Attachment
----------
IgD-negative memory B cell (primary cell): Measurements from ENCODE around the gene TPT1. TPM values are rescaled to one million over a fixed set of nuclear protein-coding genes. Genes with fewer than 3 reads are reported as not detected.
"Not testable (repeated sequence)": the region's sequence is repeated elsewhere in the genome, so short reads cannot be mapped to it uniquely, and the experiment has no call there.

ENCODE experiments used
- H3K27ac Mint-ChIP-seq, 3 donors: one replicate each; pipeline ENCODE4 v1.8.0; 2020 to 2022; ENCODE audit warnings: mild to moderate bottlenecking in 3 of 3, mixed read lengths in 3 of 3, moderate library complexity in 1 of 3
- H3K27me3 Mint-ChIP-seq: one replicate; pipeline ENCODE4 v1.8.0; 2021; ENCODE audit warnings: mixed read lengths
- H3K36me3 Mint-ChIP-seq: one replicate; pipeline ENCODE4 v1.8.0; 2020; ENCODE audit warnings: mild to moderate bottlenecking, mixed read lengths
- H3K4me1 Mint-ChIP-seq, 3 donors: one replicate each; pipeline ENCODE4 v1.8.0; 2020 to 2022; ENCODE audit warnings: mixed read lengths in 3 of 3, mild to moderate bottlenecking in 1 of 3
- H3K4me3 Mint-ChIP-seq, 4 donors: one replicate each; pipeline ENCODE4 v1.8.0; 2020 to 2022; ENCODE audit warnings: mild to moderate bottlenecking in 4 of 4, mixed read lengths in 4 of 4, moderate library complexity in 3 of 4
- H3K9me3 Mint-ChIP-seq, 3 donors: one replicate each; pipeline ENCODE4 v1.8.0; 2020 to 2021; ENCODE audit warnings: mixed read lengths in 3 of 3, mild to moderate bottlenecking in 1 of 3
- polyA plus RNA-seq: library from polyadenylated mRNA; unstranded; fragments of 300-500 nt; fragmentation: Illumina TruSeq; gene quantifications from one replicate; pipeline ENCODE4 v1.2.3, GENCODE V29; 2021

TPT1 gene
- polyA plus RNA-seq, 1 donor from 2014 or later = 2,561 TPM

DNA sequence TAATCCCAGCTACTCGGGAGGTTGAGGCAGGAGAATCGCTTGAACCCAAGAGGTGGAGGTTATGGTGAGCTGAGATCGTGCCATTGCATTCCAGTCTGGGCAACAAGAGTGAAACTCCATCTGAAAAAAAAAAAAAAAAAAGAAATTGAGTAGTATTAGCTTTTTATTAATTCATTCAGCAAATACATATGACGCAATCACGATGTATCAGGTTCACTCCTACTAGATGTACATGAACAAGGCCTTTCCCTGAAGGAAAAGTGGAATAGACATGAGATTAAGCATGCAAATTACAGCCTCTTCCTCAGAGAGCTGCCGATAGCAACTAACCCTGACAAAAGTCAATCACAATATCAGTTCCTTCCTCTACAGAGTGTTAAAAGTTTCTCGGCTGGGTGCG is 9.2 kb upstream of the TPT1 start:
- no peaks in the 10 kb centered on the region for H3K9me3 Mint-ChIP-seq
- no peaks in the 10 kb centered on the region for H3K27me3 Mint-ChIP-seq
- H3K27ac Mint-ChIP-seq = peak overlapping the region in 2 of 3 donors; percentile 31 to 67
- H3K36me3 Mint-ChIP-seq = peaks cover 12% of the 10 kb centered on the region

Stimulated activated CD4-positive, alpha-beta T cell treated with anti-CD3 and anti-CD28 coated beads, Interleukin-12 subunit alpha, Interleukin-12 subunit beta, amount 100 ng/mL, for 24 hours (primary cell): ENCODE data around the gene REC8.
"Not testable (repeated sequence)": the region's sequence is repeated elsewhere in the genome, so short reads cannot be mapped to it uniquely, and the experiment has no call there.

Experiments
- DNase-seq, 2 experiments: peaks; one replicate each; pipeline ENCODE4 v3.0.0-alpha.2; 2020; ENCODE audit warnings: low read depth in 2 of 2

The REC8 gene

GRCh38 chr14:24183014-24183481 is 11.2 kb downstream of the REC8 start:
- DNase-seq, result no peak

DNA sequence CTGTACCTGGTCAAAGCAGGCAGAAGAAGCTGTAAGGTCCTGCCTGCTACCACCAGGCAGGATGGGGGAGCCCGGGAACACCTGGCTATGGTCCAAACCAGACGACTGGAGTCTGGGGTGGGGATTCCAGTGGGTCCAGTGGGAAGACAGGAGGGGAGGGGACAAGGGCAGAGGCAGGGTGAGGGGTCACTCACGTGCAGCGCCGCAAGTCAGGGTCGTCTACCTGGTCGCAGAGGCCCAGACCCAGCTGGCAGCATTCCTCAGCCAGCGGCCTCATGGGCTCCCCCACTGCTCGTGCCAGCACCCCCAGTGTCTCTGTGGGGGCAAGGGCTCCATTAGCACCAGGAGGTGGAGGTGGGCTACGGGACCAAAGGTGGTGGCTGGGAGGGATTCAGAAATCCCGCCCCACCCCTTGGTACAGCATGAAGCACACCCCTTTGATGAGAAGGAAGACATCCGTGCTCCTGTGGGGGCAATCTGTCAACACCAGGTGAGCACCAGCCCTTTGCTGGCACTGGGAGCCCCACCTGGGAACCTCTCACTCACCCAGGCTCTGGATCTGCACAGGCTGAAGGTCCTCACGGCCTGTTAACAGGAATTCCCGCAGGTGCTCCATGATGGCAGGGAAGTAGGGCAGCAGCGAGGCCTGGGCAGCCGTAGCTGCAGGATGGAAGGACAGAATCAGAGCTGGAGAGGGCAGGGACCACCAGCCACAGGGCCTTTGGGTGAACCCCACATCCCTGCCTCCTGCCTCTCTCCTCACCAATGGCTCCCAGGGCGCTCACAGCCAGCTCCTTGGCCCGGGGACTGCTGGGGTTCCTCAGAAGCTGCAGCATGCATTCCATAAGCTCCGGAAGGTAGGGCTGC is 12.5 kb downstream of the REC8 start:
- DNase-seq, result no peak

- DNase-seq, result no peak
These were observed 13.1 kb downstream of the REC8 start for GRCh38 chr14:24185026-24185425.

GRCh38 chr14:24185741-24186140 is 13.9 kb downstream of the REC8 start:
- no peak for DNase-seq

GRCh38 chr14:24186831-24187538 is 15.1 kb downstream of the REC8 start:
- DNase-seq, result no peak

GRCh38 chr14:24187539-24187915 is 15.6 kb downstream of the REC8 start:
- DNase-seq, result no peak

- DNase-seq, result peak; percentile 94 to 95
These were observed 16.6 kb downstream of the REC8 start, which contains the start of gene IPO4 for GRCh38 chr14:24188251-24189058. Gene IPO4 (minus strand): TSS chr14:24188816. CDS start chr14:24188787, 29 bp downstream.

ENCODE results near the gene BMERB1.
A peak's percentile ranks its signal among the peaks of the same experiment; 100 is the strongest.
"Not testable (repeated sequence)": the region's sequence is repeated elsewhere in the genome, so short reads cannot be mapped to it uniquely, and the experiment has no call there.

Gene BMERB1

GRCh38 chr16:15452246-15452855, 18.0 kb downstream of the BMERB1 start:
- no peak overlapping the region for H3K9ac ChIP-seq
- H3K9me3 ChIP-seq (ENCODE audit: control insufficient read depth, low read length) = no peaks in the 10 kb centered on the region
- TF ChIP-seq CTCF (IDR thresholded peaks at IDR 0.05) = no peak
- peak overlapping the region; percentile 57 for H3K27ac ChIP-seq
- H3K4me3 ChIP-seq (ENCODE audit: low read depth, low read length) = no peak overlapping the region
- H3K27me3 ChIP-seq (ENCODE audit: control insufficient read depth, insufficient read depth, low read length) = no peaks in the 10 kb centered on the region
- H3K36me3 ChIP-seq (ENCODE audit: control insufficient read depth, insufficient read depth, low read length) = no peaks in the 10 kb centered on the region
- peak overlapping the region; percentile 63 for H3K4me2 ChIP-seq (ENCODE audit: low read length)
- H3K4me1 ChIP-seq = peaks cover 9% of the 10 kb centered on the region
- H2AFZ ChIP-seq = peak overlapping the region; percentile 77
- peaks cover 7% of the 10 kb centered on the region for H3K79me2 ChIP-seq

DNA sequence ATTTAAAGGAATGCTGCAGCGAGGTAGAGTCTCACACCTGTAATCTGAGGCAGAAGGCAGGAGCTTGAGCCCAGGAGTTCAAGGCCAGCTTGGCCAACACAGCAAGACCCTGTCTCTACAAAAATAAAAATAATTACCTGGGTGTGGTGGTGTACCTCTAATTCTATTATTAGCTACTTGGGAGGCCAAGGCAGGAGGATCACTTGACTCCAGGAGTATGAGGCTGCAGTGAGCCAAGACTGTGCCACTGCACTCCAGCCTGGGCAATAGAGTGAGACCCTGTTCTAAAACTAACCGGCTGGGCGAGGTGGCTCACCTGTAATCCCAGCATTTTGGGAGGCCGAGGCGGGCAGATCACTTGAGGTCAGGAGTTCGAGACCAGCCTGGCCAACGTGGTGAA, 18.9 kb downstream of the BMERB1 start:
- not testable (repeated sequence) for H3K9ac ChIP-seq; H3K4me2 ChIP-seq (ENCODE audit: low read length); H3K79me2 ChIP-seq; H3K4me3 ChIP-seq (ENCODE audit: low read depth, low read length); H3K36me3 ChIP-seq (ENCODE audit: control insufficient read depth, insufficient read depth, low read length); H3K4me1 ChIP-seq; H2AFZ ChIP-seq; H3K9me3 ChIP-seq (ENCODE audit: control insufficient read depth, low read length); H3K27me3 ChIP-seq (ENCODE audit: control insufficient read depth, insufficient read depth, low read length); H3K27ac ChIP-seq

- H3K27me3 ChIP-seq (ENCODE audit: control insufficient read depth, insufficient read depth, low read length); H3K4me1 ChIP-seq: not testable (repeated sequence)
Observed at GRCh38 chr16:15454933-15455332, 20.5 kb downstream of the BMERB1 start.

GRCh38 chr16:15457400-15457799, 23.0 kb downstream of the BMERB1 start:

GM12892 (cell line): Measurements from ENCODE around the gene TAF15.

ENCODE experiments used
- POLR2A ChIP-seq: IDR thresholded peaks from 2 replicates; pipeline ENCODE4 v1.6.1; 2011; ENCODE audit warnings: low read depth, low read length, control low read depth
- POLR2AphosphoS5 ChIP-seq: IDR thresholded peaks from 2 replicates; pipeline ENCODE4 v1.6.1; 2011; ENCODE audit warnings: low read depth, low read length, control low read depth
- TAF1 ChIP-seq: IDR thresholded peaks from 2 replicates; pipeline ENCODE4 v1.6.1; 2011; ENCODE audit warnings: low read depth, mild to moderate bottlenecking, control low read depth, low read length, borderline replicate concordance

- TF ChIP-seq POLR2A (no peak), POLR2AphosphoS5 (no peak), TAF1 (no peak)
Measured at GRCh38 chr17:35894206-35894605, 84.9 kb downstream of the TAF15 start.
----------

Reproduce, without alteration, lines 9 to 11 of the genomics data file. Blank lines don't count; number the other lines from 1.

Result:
- H3K9me3 Mint-ChIP-seq, 3 donors: one replicate each; pipeline ENCODE4 v1.8.0; 2020 to 2021; ENCODE audit warnings: mixed read lengths in 3 of 3, mild to moderate bottlenecking in 1 of 3
- polyA plus RNA-seq: library from polyadenylated mRNA; unstranded; fragments of 300-500 nt; fragmentation: Illumina TruSeq; gene quantifications from one replicate; pipeline ENCODE4 v1.2.3, GENCODE V29; 2021

TPT1 gene